What are we trying to achieve? Key objectives in theological thinking

16 Aug

It is worth asking just what our objectives might be, in engaging in conversation and honest thinking about life and faith. What are we trying to achieve?
One aspect of this question is quite personal: What motivates us in doing thinking about life and faith? What part of our life story has brought us to this enquiry, and so what questions or concerns need to be acknowledged and dealt with?
And how do we gather that story into the theological process?

For me,  this is not simply about getting something off our chest, so to speak. We think and write in some sense for each other, towards a kind of community of understanding, even when we don’t always agree or share the same points of view.

I would suggest four things that theology might be seeking to do, in gathering in and including experience and story as part of its activity:

a. We might be seeking to name and to ‘resolve’ some life issues, some
deep and fundamental questions. This may be a very helpful thing:
especially if these issues are not just ‘my’ problems, but arise with
and for a community. Many theologies have arisen this way: liberation
theologies, Moltmann’s theology of the suffering God, etc.

b. We might be seeking to explain the world: here the desire to
understand drives theology for a ‘world-view’. This is what much
systematic theology has in the past sought to do: to explain how God is
the answer to everything, or the explanation of everything.
The difficulty with this approach is, first, that it seeks to know
everything, which no one can claim; or rather, no one should claim.
None of us in fact has a ‘god’s-eye view’ of everything.
A lot depends on how we understand this word ‘explain’: the word can in
some ways be used to express a kind of power relation,  as if one group
is saying: ‘We (the church, theologians, Christians) have knowledge, we
have power to say what is real, or what is important, or what your
experiences really mean.’ If this is what we mean by saying that
theology seeks to explain the world, then it may not be a very helpful
motivation.
On the other hand, if theology seeks to engage with real-life questions
and issues, and tries to offer constructive ways to see new
connections, relevance, and even fresh ways to work them through, then
this may be helpful.
The matter of suffering is I think a test case: does theology seeks to
‘explain’ suffering? If it does, does it seek to explain it away, as if
it is not a problem? This kind of explanation is in my view not helpful
and actually causes resentment and often a lot of misunderstanding. But
if theology seeks to engage with the question, to explore possible
perspectives and help people find ways to live with, engage with,
suffering and injustice, then it may not offer and adequate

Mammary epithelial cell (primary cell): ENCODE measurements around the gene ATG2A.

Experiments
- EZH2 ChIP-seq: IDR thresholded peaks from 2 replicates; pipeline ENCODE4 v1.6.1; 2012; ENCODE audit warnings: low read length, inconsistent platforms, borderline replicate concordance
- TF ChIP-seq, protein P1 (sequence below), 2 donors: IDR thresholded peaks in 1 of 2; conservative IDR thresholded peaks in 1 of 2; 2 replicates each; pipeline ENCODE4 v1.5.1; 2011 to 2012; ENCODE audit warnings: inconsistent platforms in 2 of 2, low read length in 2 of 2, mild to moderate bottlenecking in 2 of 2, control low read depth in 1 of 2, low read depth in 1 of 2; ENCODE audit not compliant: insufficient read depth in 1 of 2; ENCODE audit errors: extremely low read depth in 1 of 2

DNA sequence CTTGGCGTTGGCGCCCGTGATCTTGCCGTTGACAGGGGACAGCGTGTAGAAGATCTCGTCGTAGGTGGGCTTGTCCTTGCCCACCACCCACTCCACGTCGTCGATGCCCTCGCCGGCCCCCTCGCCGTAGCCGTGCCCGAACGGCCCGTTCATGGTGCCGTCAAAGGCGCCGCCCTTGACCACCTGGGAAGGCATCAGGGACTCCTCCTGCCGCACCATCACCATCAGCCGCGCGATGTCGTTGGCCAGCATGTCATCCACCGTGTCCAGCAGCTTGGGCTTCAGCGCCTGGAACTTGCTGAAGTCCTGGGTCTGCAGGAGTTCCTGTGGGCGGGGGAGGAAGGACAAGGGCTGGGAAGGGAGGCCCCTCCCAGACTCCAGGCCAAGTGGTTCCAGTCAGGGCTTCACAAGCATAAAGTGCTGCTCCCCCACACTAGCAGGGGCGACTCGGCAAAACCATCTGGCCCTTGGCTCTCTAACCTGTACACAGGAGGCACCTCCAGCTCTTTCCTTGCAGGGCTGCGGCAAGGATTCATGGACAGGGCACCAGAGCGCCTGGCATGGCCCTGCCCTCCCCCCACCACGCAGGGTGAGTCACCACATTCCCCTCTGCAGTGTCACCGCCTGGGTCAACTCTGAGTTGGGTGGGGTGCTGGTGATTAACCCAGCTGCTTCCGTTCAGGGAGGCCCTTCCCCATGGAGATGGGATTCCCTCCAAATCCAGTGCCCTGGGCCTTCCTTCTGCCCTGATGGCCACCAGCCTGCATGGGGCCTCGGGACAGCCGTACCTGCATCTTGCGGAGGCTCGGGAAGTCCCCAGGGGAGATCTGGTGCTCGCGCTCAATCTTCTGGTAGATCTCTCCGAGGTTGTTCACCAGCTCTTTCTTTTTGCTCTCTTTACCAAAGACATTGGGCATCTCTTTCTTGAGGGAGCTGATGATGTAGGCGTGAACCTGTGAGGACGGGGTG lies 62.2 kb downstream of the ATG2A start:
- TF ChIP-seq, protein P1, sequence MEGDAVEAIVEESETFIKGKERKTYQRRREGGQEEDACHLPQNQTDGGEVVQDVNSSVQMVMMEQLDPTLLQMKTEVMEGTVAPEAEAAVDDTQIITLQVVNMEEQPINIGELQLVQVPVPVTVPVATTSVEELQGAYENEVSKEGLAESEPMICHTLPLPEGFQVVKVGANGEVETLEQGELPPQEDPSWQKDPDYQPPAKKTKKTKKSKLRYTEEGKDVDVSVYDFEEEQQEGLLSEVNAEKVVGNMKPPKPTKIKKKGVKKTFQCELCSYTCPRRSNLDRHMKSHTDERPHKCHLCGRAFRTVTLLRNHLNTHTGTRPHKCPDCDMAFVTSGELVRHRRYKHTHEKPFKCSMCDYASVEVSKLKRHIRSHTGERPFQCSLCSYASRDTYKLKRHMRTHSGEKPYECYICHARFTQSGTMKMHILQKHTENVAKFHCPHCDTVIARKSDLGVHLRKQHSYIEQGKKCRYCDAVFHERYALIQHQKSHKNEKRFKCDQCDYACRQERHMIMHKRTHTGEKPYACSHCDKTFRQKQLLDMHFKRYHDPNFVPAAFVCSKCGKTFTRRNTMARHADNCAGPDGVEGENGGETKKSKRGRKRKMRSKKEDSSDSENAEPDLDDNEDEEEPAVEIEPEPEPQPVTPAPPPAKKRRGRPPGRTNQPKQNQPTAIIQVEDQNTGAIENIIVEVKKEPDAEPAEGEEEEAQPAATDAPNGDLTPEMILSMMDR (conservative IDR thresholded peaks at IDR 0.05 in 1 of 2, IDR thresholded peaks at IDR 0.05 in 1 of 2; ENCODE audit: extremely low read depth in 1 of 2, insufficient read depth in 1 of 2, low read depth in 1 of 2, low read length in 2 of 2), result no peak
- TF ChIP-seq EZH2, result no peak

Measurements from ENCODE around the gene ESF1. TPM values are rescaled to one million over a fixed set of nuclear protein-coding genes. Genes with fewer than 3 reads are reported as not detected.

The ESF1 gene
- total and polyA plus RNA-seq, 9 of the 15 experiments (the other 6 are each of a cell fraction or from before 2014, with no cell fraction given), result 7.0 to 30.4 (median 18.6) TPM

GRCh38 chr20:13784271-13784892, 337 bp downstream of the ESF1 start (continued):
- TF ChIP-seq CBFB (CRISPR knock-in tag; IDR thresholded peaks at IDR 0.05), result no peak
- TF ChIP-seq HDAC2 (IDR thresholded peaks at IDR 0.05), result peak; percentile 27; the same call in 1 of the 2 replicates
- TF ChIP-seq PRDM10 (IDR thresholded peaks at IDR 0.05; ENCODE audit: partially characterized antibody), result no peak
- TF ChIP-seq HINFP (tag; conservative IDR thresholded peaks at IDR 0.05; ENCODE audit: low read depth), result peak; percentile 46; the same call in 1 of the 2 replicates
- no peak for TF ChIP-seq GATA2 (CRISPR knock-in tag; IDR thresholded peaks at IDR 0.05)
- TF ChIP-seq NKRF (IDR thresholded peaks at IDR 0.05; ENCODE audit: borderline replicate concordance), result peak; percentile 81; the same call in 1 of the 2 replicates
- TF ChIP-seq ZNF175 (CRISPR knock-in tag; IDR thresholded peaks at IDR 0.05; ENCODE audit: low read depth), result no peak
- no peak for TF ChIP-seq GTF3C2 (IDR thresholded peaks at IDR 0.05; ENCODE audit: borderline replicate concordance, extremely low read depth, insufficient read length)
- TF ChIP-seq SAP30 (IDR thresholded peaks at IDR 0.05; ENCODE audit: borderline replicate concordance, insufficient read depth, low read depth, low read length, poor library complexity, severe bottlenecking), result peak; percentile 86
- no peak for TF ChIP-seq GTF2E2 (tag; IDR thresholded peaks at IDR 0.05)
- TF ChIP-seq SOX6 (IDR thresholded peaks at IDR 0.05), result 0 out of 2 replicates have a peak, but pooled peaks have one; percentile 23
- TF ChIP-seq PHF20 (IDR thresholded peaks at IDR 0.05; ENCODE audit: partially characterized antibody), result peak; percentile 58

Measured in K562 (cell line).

‘explanation’ but it may provide some very helpful responses.
For me, the test here is whether an explanation approach leaves things
‘solved’ but still exactly how they were, or whether in some way
theology changes how things are for us, even when the situation may not
yet be radically different. Does theology  offer the kind of
understanding which stands outside a problem or the understanding which
lives with the problem, in some constructive and perhaps transforming
way?

c. A third element here concerns the pursuit of truth. There are some
thinkers who suggest that we should no longer speak of ‘truth’ at all.
No one can claim any knowledge or any truth.
While I think the de-constructivist questioning of truth claims has its
place, I don’t believe it means that we have to take a totally
relativist stance. We may not be in the position to know all the truth
but that does not mean that there is no truth. To claim that would
indeed be to claim an absolute truth.
If we assume some general willingness to seek ‘truth’, the question is
what for: what is the motivation for theology seeking the truth? Is it
to defeat error, to prove some people wrong?
Is this truth we seek a kind of possession?
Or is it, to use an ancient idea, that we seek to be the servant of the truth, not so much possessing it as possessed by it?
Do we seek the truth wherever it may lead us?
And what kind of truth is it we seek? Is it the truth of ideas, what we
might call knowledge as information, or do we seek truth as being,
truth which acts? The whole of the Gospel of John revolves around the
question of what kind of knowledge the Christ brings, the Word who
takes flesh: what kind of truth and knowledge does the gospel offer;
truth of knowledge as information, or truth of knowledge as being and
doing, in relationship?

d. Finally, I think there is an option which seeks to include all the
above, in constructive ways. Here theology seeks to engage with all of
life as related to God. This was the option at least proposed in
Tillich’s method of theology. Here mind and spirit, heart,
relationships, community, culture, hope, suffering: all are parts in
the stuff of theology;  and this responding to God in all aspects is
part of the purpose, the understanding, the truthfulness that theology
seeks.
Our own life story is then part of theology and is in a way shaped by whatever our theology is and becomes. 

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